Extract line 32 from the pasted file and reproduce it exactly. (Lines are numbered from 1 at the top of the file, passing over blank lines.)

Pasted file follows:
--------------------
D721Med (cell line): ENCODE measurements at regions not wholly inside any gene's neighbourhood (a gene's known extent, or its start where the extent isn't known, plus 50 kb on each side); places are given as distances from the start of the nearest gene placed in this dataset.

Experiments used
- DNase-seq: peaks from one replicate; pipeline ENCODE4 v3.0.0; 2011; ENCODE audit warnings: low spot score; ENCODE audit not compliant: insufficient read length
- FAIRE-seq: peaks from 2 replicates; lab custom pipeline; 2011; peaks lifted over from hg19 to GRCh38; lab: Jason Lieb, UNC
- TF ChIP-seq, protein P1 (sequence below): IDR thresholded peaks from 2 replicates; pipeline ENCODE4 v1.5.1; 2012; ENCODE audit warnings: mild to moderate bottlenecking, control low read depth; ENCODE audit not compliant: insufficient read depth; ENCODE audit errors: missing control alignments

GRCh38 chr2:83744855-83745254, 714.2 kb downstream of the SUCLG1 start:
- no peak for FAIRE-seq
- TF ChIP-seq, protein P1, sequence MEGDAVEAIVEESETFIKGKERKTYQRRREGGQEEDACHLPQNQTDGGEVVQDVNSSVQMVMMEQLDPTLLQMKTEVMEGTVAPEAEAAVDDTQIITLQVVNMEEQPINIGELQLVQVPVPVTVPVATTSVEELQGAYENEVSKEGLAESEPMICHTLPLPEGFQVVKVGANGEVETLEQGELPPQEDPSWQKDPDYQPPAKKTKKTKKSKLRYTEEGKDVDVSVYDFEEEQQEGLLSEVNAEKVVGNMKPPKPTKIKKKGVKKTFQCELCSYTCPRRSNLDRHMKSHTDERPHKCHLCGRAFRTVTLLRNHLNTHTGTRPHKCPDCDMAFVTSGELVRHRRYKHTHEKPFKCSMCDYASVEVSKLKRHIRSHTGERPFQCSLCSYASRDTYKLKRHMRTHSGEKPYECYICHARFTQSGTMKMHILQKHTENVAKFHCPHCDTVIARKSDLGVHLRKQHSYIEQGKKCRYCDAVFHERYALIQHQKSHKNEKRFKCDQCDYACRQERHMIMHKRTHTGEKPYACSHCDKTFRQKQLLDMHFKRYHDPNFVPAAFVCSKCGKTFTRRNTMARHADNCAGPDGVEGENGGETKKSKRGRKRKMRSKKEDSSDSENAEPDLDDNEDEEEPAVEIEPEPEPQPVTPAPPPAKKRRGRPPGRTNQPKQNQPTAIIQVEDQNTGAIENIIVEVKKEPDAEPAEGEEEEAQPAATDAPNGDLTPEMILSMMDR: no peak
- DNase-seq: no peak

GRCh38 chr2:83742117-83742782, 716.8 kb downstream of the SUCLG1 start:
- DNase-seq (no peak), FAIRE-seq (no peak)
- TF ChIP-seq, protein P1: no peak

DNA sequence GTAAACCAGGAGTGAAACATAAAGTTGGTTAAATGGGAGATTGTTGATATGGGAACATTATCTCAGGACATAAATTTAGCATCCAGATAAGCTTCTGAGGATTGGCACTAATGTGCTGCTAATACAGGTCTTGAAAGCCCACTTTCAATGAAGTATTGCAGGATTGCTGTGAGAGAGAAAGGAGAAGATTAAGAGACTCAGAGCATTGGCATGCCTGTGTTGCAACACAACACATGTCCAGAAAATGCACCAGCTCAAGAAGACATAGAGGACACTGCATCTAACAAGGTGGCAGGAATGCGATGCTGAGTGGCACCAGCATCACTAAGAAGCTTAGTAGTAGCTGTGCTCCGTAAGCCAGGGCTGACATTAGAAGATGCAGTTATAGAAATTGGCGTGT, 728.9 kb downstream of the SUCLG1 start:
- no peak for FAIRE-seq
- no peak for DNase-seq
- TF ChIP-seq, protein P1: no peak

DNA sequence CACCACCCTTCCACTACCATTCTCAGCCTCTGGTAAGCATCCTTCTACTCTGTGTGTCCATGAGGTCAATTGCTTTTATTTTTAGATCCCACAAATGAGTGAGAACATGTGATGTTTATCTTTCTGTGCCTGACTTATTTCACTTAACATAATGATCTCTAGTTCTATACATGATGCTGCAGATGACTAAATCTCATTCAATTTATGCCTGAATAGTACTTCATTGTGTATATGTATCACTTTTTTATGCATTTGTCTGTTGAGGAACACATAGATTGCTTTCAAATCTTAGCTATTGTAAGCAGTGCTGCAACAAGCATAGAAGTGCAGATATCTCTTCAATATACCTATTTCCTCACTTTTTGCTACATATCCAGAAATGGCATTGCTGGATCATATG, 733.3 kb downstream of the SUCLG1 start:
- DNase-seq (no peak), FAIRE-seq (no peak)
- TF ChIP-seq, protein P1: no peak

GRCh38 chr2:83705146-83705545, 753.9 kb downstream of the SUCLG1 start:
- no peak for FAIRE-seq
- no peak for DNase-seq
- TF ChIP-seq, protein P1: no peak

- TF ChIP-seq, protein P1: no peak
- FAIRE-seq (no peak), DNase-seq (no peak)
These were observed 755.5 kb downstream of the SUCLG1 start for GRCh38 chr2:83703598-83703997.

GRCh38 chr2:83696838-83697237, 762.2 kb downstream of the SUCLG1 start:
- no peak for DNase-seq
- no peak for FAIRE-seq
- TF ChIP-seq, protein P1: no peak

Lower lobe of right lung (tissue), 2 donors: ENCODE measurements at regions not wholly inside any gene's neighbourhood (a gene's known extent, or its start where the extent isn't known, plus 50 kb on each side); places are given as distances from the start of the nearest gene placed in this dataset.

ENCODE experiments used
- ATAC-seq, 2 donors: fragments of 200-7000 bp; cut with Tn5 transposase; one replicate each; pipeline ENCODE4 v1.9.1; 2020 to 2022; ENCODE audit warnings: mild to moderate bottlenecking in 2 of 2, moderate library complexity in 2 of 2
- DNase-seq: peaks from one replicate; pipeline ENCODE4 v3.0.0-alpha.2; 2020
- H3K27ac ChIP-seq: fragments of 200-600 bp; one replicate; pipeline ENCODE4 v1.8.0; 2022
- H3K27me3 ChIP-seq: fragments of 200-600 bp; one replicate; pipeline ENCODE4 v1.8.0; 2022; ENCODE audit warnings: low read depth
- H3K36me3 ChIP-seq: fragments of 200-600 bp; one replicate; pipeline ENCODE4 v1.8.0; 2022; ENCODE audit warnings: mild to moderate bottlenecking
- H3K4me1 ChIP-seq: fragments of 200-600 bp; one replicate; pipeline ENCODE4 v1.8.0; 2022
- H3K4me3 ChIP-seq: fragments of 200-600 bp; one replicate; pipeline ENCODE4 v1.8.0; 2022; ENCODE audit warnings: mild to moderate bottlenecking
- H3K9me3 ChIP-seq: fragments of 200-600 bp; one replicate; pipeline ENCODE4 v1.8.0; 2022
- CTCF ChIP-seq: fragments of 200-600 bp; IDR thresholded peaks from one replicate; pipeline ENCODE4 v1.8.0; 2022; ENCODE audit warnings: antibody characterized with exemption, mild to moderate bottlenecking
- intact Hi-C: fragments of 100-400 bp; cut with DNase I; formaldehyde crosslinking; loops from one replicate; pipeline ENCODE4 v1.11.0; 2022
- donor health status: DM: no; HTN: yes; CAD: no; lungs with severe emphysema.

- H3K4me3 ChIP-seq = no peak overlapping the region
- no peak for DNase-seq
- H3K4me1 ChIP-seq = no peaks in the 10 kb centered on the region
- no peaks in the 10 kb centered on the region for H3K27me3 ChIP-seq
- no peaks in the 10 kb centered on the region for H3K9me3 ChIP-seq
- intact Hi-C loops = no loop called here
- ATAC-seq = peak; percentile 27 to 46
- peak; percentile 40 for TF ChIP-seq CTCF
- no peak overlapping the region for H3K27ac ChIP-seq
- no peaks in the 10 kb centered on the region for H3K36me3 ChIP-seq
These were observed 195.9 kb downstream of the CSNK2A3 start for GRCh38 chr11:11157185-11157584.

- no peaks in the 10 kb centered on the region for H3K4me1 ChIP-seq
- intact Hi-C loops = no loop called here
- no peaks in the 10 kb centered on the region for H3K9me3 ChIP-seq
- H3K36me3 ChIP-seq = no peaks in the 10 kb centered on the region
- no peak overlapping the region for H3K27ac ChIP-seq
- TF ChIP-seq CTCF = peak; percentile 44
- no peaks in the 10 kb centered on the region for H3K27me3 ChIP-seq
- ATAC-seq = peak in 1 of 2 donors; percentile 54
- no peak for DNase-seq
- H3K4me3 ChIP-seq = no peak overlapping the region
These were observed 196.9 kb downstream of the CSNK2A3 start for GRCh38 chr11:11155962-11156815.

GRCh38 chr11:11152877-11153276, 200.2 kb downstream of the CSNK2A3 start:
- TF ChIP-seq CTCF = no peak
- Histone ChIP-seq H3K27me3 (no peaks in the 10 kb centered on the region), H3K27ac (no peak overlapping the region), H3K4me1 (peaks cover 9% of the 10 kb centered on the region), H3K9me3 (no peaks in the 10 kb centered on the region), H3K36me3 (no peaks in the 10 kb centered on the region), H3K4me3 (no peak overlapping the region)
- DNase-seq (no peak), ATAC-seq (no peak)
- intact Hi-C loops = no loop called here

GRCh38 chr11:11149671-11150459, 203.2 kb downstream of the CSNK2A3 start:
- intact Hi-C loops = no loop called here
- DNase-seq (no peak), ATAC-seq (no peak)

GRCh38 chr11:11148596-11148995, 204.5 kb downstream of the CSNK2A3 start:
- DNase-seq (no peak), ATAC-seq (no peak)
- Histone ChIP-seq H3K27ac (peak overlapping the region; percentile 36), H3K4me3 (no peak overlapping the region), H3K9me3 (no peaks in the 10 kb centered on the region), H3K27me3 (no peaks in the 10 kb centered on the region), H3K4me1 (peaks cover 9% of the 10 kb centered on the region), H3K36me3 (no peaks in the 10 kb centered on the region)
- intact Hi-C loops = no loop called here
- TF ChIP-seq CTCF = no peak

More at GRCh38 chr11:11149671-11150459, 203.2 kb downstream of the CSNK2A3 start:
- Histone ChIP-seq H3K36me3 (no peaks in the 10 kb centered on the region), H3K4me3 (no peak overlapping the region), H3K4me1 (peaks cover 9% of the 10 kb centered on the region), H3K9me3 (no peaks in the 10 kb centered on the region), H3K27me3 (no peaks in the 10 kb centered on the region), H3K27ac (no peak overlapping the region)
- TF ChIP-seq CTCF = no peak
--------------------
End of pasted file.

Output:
ENCODE experiments used